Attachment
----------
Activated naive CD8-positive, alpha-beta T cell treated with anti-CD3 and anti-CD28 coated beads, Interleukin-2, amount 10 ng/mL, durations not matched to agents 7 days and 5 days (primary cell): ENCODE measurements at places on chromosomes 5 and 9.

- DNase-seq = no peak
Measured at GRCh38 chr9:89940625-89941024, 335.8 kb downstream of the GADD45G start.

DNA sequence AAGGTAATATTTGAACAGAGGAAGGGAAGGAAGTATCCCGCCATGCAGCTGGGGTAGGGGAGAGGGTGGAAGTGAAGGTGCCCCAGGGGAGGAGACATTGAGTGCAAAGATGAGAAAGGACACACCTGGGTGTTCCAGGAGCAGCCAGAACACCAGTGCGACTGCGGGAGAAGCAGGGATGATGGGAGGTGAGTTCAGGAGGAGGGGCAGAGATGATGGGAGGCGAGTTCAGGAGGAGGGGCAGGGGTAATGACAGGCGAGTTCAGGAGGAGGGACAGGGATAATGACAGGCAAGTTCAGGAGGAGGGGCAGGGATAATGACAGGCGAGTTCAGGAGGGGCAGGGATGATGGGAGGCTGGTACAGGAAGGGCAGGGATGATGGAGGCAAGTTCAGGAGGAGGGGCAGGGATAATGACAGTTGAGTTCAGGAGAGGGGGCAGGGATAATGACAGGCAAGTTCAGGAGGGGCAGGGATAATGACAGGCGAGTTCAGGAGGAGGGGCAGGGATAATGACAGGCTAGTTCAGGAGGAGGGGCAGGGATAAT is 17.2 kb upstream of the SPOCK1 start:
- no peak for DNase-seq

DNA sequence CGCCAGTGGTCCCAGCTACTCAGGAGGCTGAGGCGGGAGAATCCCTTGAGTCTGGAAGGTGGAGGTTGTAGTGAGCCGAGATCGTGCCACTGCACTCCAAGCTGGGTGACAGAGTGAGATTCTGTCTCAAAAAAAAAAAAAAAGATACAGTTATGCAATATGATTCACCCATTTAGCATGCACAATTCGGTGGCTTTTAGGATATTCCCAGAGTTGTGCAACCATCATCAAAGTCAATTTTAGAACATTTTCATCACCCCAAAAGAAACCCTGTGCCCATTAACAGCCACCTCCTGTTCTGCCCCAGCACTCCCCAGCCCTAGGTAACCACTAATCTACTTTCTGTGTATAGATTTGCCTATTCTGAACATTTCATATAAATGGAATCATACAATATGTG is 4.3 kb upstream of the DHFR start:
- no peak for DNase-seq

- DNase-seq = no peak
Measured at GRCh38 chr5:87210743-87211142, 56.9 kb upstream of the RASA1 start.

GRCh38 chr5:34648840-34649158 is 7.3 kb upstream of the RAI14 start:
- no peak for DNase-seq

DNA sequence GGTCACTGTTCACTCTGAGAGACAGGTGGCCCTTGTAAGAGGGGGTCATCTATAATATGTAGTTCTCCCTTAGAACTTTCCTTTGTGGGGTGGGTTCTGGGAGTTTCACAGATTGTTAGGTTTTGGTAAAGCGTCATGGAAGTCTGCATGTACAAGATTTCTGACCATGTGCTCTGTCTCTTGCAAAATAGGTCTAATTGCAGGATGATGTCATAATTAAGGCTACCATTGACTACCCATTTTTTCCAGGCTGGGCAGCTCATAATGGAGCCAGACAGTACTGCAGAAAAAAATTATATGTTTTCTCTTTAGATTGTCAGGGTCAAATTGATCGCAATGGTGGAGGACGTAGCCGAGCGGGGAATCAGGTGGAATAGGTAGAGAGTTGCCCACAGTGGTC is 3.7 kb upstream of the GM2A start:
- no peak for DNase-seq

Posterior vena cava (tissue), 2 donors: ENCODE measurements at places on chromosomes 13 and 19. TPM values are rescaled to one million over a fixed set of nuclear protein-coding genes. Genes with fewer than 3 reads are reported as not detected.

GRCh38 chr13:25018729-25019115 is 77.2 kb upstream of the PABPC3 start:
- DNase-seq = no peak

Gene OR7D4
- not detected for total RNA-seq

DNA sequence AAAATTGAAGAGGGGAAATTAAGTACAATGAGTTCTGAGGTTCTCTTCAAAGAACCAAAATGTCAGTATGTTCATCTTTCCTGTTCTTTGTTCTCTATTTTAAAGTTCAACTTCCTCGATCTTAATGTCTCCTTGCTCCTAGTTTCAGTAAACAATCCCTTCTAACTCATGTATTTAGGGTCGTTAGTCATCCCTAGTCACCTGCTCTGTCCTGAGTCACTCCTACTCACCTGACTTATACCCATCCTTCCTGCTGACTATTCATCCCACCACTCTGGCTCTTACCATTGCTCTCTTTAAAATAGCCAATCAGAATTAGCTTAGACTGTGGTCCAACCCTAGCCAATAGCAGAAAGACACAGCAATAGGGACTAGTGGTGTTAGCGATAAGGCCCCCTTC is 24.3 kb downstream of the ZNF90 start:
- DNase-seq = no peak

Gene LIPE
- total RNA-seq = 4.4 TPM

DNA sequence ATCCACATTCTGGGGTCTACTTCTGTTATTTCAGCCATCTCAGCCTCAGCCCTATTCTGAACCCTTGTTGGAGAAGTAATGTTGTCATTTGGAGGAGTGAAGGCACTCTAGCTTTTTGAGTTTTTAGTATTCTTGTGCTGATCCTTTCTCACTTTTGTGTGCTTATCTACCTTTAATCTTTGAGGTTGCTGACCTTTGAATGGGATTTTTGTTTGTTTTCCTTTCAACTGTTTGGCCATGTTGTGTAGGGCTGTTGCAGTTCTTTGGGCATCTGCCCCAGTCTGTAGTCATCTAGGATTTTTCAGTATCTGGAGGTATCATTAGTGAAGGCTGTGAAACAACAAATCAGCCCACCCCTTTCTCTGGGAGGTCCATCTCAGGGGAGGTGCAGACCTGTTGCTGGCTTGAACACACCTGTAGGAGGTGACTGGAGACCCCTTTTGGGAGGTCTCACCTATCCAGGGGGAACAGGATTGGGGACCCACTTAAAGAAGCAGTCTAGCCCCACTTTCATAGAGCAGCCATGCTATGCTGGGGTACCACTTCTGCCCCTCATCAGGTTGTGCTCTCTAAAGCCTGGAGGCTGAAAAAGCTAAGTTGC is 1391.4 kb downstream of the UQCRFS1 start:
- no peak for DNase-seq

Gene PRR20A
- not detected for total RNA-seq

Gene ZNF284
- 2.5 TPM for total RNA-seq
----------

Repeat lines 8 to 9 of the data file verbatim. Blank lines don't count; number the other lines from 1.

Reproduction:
- DNase-seq = no peak
Measured at GRCh38 chr5:87210743-87211142, 56.9 kb upstream of the RASA1 start.